Sampling RealBeat On Your iPhone: Getting The Big Picture

by chip on September 20, 2011

RealBeat is a fascinating iOS app that allows you to quickly capture snippets of sound from the world around you and turn it into music. While there are many sampling apps on the market, RealBeat simplifies the sampling process by grabbing only the audio you need and tweaking it slightly to fit into your mix. From there, the app inserts options for shaping the sound even more. It leads to a unique sound on so many different levels – you’re simply not going to get the same type of sound in another app that RealBeat delivers easily and quickly. Most importantly, the sounds are going to be distinctly your own products – a fact that you can’t say about the sound you pull from most apps. Over the next few days, we’re going to look at RealBeat closely and check out some of it’s cool features. Today we’ll provide an overview of the RealBeat work space.

Put Your Samples In Tracks
Upon opening RealBeat, you arrive at the main screen, where you capture your individual sounds. The eight numbered boxes at the bottom of the screen are the storage spaces for each of our samples. Press the red button to pull up another screen where you record your sound. Once you’ve captured a sample, a red squiggle appears next to the number that signifies a loaded sample. Tracks without a red squiggle signify an empty track without any embedded sounds. These are the building blocks of your musical material, so you do want to take some time filling the tracks with interesting sounds.

Placing Samples Into Sequences
In the upper left hand corner of the screen, a grid lays out all of your sequences that you’ve programmed with original samples. The grids with a myriad of dots have programmed sequences in them, while the empty squares relate directly to empty sequences. The currently selected sequence is highlighted in red; simply tap a different square to move the highlight and select another sequence. The highlighted square is the pattern that will sound when you press the play button. Double tap on one of these grids and you’ll be taken to the sequencing window, where you can create your original patterns based upon your samples. With the ability to quickly copy and edit each sequence, you can program a total of fifteen different cells in each file.

Effects For Your Sequence
The upper right hand side of the screen holds a pad that allows you to place several different effects upon the playback of your sequence. Press the play button and as your sequence repeats, drag your finger within the pad – the sound will be altered based upon the effect that you’ve chosen. You have an option of three different effects – the numbers above the pad let you switch between a filter, the crusher (distortion), and an interesting remix feature. These effects are fantastic for playback, but unfortunately, they don’t stick to the sequence; as a result, they do have limited practicality for composition.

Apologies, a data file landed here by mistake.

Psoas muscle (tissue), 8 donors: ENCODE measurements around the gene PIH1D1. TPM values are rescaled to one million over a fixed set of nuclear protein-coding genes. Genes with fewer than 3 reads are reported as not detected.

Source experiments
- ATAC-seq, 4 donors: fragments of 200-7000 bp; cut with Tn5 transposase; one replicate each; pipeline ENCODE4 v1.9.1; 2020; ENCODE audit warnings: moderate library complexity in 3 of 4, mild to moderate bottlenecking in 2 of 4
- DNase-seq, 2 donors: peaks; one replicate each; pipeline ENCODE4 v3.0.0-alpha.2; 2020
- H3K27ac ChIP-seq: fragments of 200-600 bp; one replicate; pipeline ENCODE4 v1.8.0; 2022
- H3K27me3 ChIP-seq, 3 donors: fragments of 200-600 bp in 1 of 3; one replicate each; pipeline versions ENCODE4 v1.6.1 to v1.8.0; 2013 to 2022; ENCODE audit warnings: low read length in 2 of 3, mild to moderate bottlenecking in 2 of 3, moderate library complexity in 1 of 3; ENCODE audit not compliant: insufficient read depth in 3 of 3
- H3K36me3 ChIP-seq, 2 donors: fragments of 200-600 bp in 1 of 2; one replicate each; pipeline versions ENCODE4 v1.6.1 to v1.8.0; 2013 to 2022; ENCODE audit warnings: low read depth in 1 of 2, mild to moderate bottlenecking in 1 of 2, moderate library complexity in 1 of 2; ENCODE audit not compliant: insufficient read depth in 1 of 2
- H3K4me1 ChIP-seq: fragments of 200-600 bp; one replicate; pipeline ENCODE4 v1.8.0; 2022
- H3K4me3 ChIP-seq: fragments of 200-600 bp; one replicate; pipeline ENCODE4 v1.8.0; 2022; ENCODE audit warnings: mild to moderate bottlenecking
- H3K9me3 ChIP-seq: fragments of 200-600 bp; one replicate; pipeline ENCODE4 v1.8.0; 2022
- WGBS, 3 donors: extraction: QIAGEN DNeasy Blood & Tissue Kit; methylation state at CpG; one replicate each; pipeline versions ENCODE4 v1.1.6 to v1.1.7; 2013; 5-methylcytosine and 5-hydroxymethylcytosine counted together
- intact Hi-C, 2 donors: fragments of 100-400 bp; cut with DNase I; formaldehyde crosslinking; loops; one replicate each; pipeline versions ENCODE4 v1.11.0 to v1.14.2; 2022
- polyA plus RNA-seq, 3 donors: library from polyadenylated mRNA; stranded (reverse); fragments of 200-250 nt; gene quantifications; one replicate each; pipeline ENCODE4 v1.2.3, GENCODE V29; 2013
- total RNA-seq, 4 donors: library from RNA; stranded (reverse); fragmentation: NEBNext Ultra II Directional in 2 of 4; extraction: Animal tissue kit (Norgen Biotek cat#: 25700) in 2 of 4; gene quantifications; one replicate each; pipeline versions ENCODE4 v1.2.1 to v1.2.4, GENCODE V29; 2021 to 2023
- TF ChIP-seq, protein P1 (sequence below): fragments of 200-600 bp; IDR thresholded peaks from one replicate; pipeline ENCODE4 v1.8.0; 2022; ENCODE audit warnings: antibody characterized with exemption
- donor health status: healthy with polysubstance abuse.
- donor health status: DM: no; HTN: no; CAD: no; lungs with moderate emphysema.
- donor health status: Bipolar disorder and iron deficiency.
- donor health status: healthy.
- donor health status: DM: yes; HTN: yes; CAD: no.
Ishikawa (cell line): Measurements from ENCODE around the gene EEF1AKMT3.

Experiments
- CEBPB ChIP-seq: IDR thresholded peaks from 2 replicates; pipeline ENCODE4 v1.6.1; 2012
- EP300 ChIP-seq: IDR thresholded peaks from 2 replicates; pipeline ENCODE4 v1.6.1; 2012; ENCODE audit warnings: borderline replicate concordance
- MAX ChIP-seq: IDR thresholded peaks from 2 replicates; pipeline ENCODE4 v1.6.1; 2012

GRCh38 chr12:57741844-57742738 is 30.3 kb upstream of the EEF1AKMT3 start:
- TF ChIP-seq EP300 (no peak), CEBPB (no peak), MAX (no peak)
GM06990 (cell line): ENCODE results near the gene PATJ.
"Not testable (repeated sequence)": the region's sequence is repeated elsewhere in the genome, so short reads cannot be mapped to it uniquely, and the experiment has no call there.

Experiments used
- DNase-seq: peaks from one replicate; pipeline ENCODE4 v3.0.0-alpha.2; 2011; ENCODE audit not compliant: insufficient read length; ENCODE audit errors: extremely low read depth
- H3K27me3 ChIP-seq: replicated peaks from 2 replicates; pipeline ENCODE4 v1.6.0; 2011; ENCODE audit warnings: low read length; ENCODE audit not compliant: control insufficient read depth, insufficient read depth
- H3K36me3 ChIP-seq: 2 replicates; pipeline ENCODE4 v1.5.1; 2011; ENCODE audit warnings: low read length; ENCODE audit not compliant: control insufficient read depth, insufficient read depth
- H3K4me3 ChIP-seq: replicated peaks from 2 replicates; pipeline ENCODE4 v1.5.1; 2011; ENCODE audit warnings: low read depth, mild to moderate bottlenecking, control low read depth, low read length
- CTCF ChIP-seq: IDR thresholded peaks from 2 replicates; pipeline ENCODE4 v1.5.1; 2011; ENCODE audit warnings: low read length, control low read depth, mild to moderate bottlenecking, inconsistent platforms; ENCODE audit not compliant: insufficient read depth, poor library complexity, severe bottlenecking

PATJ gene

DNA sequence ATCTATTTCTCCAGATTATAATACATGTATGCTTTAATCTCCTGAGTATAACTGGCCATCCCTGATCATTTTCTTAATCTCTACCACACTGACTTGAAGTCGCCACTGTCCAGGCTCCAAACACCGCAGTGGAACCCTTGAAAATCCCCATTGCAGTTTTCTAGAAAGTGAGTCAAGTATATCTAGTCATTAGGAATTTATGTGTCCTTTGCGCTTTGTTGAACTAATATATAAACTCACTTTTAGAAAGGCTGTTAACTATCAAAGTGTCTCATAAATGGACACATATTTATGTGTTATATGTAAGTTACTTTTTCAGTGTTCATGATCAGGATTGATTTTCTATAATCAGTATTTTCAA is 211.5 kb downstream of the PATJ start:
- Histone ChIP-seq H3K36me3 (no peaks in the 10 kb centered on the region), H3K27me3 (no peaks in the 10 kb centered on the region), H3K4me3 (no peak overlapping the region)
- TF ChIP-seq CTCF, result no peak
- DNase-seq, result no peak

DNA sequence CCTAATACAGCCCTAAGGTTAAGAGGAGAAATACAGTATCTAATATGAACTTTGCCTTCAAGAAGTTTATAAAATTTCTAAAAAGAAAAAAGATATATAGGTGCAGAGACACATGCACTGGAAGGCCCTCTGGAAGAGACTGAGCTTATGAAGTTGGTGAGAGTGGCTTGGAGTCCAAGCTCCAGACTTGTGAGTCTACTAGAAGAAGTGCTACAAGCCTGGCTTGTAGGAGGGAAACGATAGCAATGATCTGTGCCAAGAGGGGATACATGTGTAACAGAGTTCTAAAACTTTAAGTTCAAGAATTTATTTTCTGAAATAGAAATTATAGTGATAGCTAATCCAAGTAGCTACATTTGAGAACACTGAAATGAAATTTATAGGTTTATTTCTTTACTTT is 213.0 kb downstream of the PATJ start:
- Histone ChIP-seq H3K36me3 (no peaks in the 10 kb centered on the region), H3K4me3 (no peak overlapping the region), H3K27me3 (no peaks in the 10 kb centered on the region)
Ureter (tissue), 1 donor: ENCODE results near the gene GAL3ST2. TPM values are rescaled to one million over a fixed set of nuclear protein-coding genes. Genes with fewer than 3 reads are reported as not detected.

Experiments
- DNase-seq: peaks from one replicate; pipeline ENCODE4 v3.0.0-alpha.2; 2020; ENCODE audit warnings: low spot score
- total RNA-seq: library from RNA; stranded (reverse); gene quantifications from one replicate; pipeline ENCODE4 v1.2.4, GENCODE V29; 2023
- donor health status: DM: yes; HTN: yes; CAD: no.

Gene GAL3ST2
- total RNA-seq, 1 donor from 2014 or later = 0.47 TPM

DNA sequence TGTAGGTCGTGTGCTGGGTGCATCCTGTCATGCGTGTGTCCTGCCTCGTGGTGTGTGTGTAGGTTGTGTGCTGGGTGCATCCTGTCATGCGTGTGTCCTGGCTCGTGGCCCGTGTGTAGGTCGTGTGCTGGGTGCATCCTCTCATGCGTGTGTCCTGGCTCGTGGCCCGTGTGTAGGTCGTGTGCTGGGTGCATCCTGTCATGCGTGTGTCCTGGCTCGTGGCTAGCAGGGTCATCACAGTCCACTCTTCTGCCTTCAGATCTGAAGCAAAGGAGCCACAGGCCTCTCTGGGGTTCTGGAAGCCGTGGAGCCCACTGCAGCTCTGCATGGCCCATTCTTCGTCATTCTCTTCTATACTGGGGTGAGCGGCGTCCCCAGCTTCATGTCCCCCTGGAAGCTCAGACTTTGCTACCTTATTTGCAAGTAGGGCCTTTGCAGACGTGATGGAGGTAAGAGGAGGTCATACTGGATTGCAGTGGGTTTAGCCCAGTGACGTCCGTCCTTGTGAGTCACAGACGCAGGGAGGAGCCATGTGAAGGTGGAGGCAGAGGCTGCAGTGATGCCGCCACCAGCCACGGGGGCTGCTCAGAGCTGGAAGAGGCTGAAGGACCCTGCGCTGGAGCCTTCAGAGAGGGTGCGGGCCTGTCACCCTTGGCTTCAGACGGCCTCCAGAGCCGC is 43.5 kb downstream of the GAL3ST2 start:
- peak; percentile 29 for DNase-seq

Gaining Control Over Your Work
Sitting along the top of the screen, you can find a row of buttons that open options to do some rough mixing on your samples, export to a series of audio formats, save and load projects, as well as adjust your settings. The black box with red lines on the left opens a series of faders for changing track volumes, making pitch adjustments, and altering the attacks. The arrows facing up and down let you name your project, load older ones, and send your mixes out to other places. The gear near the right opens the settings, with possibilities to auto samples and adjust the recording volume. These buttons allow you to work with the sounds in a flexible way and gain some additional control over your work.

Recording Your Sample
When you’re ready to capture your audio, each channel has an individual window for recording and shaping the sample. Press the red button above one of the track numbers and a record window will pop up, starting the record instantly and ending when you hit the “Sample” button. The initial recording of the sample does some quick “smart” editing, deleting any excess silence on either end of the sample. You’re left with a core waveform that is primed for musical creation and clever alterations.



Playing With Individual Samples
Press the red squiggle next to the channel number and you’ll get the edit window. You’ll see the waveform on the upper left hand side of the screen, giving you some idea what you captured. On the right hand side of the window, you’ve got faders for volume and pitch that provide some dramatic changes immediately. Underneath the waveform, you’ll find a series of eight buttons that allow you to make some interesting changes to your waveform through effects. You can add reverb, insert a fade, reverse the audio, increase the volume of the clip, normalize the volume, or add distortion. There’s a lot of power packed into the editing window, that allows you to truly personalize the sound.

RealBeat provides a lot of music making power packed into a solid app, always giving you results that resonate with originality. It’s worth spending some time with the app and experimenting with the sonic possibilities – you’ll be pleased with the results. Come back tomorrow and we’ll dig into the actual act of recording samples and creating a sequence with RealBeat.

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